“Rather than mourn the flame, let us celebrate how brightly it burned”
Ruby Inez Lee Leary, longtime Porterville resident, passed away in Bluffdale, Utah after a brief illness on Easter Sunday, April 12, 2009. She was surrounded by her family.
She was born on 17 November, 1921 in Waurika, Oklahoma. As a child of the Great Depression, she and her family criss-crossed the western United States, as he father found work. Her father was employed during the entire Depression.
She lived for a time in Moore, Oklahoma (named after her maternal grandfather), Yuma, Phoenix, Pacific Grove and Monterey, before her family settled down in Bakersfield, California. She attended Fruitvale School and the original Kern County High School, now Bakersfield High School until 1937.
At the age of 13, her mother passed away, leaving Inez to raise her two brothers James and Junior, who were preschoolers at the time. Neighbor ladies taught her how to cook and do the laundry. One of her greatest prides was that her brothers attended school in clean, starched and ironed clothing. She would say “No one would know to look at them that they are motherless.”
Her father was working on the highway project near Wasco and she attended all of the boys’ teacher conferences, supervised their homework, ran the household and attended high school.. She was in charge of the family finances and took great pride in being able to save money and still be able to serve nutritious meals from scratch. Her father let her keep the money she saved to spend on herself. He often said “That ‘Nez has one good head for business. I do believe she can do anything she sets her mind to.”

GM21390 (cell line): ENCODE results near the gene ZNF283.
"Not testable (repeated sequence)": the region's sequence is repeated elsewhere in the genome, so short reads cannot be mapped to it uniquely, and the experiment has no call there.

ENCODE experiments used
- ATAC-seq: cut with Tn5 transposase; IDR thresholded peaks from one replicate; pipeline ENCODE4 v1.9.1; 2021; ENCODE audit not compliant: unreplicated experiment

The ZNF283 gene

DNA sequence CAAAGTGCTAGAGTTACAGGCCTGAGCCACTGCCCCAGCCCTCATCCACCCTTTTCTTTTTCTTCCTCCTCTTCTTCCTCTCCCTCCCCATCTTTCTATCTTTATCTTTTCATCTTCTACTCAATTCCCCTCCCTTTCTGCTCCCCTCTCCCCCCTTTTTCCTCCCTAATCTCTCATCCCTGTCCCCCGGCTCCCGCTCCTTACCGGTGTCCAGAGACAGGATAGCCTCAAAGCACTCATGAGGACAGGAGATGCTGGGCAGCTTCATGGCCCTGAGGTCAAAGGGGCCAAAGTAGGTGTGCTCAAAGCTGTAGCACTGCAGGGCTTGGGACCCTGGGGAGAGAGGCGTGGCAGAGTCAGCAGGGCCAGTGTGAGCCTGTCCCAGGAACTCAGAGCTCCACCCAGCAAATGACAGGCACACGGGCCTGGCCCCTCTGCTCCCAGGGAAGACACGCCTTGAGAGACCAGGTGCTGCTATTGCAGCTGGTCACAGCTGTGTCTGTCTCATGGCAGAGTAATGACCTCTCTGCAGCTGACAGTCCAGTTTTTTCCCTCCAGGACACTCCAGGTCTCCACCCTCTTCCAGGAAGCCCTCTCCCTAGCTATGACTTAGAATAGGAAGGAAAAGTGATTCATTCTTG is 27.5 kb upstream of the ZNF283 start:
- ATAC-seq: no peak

After high school, she moved to San Francisco to work as a book keeper in the shipyards. She loved living in San Francisco and remarked always how wonderful the shopping was, with millinery, shoe and small dress shops. She took great pride in her appearance and kept lipstick at her bedside until she died. “Even an old barn looks better with a little paint,” she would say, as she applied her favorite red lipstick.
She was wearing a lavender suit and matching lavender peep-toe high heels when she met James Leary. They dated for a year before he could persuade her to consider marrying him.
She told him she would wait until he got a letter from the draft board before making such a huge commitment. James was a welding inspector for the naval shipyards and was needed stateside. The morning he got the letter exempting him from service, he took the ferry to her job and told her boss”Inez is getting married. She’ll be back next wee,k,” He found her on top of a pile of metal beams and had the swingboom operator bring her down.
“I need to buy a new suit!” she protested. “I like that purple one just fine”
“I need a new hat!” “I like that purple one just fine.”
“I need to have my hair done!” “I like your hair just fine!”
That set the note for the next 55 years.
She and James were married March 26, 1945 in Reno, Nevada. They spent the first years of their marriage in the San Francisco area, moving every three days because of the war.They lived for a time in Saucelito before returning to the Rockford School area of Porterville in 1947. They actively farmed until 1990. Part of their extensive farm operations was pasturing cattle in what is now Westwood Estates.